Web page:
Last Thursday several hundred people stood around Freedom Plaza as a part of the Occupy DC movement, one of the offshoots of the larger Occupy Wall Street movement that have sprung up nationwide. The organizers, many of whom were apparently from labor unions and the anti-Walker protests in Wisconsin, had a strong logistical backbone, with a stage, good microphones and speakers, portable toilets, first aid, a livestream setup, and tents for legal issues and the media. However, as other journalists have noted, there are no clear leaders and no centralized organization either in DC or in New York. Rather it seems to be an improvised bunch of activist groups (like Adbusters), hackers, and labor unions, who decide by consensus. Though there was a lot of heated rhetoric, the classic liberal empathic vibe manifested itself to an almost absurd degree. The de facto MC was yelling at one point “Wall Street: go fuck yourself!” and then, minutes later, “Is someone missing their bifocals?”

Protestors who were there of their own accord, unaffiliated with any organization, gave reasons centering around Wall Street as their reasons for attending. Several mentioned Inside Job and the unfairness of the capital gains tax rate as their reasons for coming out. After the banks nearly destroyed the world economy, only to be rescued with $700 billion and more from taxpayers, three years later almost nothing has been done to help underwater homeowners and unemployment is still grinding along past 9 percent. Banks are even more consolidated than before the crisis; the top 10 banks account for 77 percent of domestic assets, compared to 55 percent in 2002. For the five largest banks, 2009 and 2010 were their most profitable years ever, and compensation hit record levels in 2010. Financial regulation left derivatives alone, and the consumer protection agency (the CPFB) is being hamstrung by congressional Republicans, who refuse to allow a vote on any director. This is the situation that brought people out.

But the groups participating were a bit of a hodgepodge. There was everything from some kind of Code Pink Ron Paul affiliate arguing the Federal Reserve should be abolished, to antiwar veterans from several conflicts, to LaRoucheite kooks, to even a few College Republican counter-protestors. While there was no focused, coherent message, there were three strong sentiments running throughout: anti-corporation (especially banks), antiwar, and concern about student loan debt. The Troy Davis execution was also mentioned multiple times.

When the actually rally started, it was mostly disconnected from specific Wall Street issues. The performers’ message often ranged from the gauzy, like one Ashley Sanders who said, “Capitalism is fake,” to the gruesome, like Ron Kipling Williams (he performed this piece, for example). Rapper Head Roc performed songs advocating changing the name of the Redskins and for DC statehood. Wisconsin grandmas sang about taxing the rich and ending our various wars. All worthy causes to be sure, but the reaction to these performers seemed muted. (One notable exception was an Egyptian gentleman who had participated in the Tahrir Square demonstrations. He spoke briefly in support of the movement, and received a rapturous response.)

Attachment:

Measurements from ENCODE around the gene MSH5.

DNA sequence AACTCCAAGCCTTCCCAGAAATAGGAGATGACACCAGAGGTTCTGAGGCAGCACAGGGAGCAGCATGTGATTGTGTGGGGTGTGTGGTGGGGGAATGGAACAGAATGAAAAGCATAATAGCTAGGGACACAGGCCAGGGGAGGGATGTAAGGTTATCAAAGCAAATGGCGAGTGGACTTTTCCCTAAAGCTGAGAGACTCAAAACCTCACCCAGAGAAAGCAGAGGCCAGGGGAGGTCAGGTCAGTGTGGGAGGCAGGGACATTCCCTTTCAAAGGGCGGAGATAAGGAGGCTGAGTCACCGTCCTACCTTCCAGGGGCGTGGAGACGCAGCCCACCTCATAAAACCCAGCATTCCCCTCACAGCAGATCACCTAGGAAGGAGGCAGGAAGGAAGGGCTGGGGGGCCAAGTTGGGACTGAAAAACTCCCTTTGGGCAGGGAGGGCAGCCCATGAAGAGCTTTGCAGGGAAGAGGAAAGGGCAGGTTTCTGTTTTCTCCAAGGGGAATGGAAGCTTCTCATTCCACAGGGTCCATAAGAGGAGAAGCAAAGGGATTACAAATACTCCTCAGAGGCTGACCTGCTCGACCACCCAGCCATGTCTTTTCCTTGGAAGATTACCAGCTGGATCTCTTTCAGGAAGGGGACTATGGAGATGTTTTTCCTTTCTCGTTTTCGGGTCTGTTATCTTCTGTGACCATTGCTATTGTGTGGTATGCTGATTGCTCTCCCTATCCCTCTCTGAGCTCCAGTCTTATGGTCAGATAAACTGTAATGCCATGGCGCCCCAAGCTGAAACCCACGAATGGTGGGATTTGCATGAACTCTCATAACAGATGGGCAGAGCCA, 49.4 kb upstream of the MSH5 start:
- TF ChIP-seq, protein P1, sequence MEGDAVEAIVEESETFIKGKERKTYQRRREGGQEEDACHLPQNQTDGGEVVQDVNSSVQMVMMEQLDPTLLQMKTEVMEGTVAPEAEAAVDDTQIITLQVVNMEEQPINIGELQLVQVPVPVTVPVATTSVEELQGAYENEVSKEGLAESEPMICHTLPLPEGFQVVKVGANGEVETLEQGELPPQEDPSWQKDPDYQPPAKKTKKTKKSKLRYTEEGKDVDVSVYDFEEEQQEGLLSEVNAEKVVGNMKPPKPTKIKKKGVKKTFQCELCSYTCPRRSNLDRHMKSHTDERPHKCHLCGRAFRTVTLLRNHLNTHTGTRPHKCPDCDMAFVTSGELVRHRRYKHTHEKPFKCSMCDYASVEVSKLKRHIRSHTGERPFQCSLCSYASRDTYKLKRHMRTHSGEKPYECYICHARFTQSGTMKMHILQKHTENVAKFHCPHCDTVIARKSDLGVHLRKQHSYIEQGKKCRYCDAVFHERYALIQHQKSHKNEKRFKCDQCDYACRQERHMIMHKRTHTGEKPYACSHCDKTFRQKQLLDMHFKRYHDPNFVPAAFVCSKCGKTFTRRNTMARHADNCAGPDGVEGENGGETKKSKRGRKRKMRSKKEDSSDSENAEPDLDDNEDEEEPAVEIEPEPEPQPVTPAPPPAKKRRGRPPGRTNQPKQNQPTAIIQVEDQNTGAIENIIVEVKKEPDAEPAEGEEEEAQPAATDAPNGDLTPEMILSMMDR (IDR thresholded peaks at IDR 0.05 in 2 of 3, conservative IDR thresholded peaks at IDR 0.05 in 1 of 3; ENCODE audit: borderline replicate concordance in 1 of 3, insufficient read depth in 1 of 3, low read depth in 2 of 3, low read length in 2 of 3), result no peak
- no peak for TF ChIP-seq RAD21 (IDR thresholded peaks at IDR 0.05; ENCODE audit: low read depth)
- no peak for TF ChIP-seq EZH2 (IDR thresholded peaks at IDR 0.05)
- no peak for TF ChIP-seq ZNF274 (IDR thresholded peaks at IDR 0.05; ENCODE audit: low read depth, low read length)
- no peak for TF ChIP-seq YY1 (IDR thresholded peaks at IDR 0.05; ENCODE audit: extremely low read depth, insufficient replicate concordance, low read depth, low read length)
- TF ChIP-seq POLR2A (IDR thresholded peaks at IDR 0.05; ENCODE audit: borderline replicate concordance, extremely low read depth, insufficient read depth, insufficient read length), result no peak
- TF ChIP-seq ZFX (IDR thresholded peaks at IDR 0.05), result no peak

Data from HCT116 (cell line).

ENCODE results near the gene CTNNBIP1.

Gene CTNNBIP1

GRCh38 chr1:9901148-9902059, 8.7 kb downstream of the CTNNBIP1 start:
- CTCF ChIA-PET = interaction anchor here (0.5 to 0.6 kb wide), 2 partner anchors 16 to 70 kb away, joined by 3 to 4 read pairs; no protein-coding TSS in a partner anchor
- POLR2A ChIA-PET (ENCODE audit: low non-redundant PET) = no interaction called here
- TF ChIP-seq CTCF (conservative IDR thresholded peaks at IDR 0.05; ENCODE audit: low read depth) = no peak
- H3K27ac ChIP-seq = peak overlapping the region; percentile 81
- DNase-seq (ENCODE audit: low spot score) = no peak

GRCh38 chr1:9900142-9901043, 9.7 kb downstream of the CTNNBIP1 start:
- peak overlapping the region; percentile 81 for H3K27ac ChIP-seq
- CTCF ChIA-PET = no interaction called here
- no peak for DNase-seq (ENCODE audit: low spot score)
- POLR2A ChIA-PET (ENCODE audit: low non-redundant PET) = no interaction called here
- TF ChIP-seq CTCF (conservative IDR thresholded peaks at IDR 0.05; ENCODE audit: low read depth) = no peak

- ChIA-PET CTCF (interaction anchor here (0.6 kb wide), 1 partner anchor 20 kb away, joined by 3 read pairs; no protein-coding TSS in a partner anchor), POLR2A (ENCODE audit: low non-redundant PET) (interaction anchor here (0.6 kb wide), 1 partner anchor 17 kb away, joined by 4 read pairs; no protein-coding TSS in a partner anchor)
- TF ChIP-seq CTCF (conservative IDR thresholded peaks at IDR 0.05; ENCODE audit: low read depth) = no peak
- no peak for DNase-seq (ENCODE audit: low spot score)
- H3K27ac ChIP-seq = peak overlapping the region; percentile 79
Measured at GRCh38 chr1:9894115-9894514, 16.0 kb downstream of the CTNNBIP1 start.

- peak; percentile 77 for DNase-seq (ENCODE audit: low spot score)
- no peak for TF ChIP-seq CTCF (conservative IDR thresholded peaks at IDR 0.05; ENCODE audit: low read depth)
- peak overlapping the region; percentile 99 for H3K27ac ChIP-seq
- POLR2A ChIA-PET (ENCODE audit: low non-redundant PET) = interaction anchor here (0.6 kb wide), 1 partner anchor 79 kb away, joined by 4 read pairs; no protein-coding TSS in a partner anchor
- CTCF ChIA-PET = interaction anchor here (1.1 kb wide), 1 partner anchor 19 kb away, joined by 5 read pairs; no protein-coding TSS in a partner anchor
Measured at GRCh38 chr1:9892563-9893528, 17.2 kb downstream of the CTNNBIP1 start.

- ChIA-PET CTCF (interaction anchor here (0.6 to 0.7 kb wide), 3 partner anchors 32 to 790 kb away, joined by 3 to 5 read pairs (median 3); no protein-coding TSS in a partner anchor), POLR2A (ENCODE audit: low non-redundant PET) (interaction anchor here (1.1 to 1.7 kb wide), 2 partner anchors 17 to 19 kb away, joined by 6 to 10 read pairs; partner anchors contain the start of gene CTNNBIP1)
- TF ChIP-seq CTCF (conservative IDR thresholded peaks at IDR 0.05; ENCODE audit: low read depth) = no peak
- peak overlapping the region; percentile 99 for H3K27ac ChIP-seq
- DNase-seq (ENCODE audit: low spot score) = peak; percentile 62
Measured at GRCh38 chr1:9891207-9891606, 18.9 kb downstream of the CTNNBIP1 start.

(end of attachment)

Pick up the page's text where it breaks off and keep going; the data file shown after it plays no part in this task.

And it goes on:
The Occupy Everything movement has often been compared to the Tea Party, for obvious reasons. Probably the biggest reasons the latter was so successful were the conservative organizations that provided the movement with a ready-made list of policy proposals and the right-wing media megaphone that picked up that message and blasted it from the rooftops. The left doesn’t have that same degree of iron message discipline, but there is now a strong network of liberal think-tanks and policy wonks who could easily fill in some policy proposals. What’s more, the media coverage of the protests was intense, and could provide some of the function the Drudge-Limbaugh-Fox axis did for the Tea Party..

In any case, this is only the beginning. One suspects that throughout the country, organizers like the ones in New York and DC have been caught flat-footed by the depth of the anger they’ve tapped. It’s one thing to talk about how “We are the 99 percent” and another to be swamped with real protesters and have to craft a strategy on the fly. If they can get a focused agenda, and ditch some of the people who are too radical (or incoherent) for any Democratic politician, they could gain serious leverage. Especially because they happen to be right.

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Ryan Cooper

Follow Ryan on Twitter @ryanlcooper. Ryan Cooper is a national correspondent at The Week. His work has appeared in The Washington Post, The New Republic, and The Nation.